Last week, I spoke with Dr. Mark McClellan, the CMS administrator during the George W. Bush administration now at the Engelberg Center for Health Care Reform at the Brookings Institution. The center recently issued its own laundry list of possible pay-fors (See p. 30).
The plan is a well-thought-out mix of payment reforms and adjustments to the Medicare benefits plan that would not only pay for the doc fix, but put all providers—physicians, hospitals and post-acute-care providers—on a path toward reducing the system's use of fee-for-service medicine.
The single biggest change focuses on reorganizing how the CMS pays for post-acute care, which in recent years has been the fastest growth area within Medicare. Several recent reports have documented sharp regional variations in the use of skilled-nursing facilities, rehab hospitals and home healthcare agencies. Focusing on this sector has tremendous potential to generate substantial savings for the system.
Under the Brookings plan, hospitals would receive a set payment for the post-acute care of each patient, adjusted for severity, and then be held financially responsible for holding spending below that bundled payment. No longer would the CMS promulgate rules on what it will pay and when it will pay it in different types of post-acute settings. The caregivers will decide what kind of service the patient needs or prefers. The price will be a market-based negotiation between the hospital and the post-acute-care providers in its network.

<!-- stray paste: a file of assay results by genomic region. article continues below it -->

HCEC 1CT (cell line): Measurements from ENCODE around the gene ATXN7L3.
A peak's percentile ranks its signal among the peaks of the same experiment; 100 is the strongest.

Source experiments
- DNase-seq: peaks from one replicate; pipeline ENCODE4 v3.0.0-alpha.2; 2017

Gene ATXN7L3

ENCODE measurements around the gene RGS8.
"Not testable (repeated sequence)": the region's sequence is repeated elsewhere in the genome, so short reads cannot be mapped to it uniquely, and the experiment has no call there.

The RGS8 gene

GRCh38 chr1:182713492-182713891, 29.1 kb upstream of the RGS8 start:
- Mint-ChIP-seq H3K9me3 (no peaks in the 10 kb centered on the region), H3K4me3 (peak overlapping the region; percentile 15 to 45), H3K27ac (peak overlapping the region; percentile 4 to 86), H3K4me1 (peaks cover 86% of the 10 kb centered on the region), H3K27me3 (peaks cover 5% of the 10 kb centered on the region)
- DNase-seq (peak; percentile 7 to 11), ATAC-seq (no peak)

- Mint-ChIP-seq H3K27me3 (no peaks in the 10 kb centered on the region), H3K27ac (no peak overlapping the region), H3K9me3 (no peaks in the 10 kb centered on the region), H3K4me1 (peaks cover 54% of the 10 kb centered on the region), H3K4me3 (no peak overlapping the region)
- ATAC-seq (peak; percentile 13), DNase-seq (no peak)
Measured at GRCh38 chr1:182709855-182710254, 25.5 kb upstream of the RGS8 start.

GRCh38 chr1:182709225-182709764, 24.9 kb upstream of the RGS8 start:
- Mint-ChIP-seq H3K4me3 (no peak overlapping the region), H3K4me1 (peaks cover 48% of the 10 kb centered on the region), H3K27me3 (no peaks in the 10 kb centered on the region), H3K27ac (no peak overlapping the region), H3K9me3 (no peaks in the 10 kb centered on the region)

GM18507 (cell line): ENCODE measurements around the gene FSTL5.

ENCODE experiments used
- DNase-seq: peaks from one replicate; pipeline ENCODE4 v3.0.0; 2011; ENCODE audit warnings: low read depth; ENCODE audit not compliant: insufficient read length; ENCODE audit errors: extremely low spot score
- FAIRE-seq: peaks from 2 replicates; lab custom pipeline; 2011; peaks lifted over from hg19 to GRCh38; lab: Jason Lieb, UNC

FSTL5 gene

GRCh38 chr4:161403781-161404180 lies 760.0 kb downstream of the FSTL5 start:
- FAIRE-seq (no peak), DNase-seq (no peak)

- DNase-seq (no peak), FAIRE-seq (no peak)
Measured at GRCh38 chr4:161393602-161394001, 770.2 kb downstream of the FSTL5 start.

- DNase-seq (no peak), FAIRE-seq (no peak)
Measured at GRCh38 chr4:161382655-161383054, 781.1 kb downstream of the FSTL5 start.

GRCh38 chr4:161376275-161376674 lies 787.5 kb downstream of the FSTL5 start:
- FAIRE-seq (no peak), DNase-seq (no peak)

This will create a huge financial incentive for all hospitals to closely coordinate post-acute care, not only the ones that have opted into experimental accountable care organizations. It will force them to pay much closer attention to the quality of care and the cost of the services offered by post-acute-care providers. And it should result in happier patients, since they usually prefer shorter nursing home and rehabilitation hospitals stays and more home health visits, which also happen to be the less costly alternatives.
Reforming post-acute care would pay for less than half of a permanent doc fix. The Brookings plan also calls for major changes in rules for Medigap plans and beneficiary copays to encourage smarter choices. That's likely to generate tremendous opposition from senior lobbies such as AARP, which financially benefits by putting its name on one of the most popular Medigap plans.
It takes real political courage to enact lasting change—more than the bipartisan bonhomie that generates headlines. Minor changes in physician incentives such as those in the bipartisan bill repealing the SGR will never generate enough money to pay for a permanent freeze in pay, much less the slightly higher payments for office visits and procedures included in the bill.
If Congress really wants a permanent SGR fix this year, it needs to throw systemwide payment reforms and insurance plan reforms into the mix.
Follow Merrill Goozner on Twitter: @MHgoozner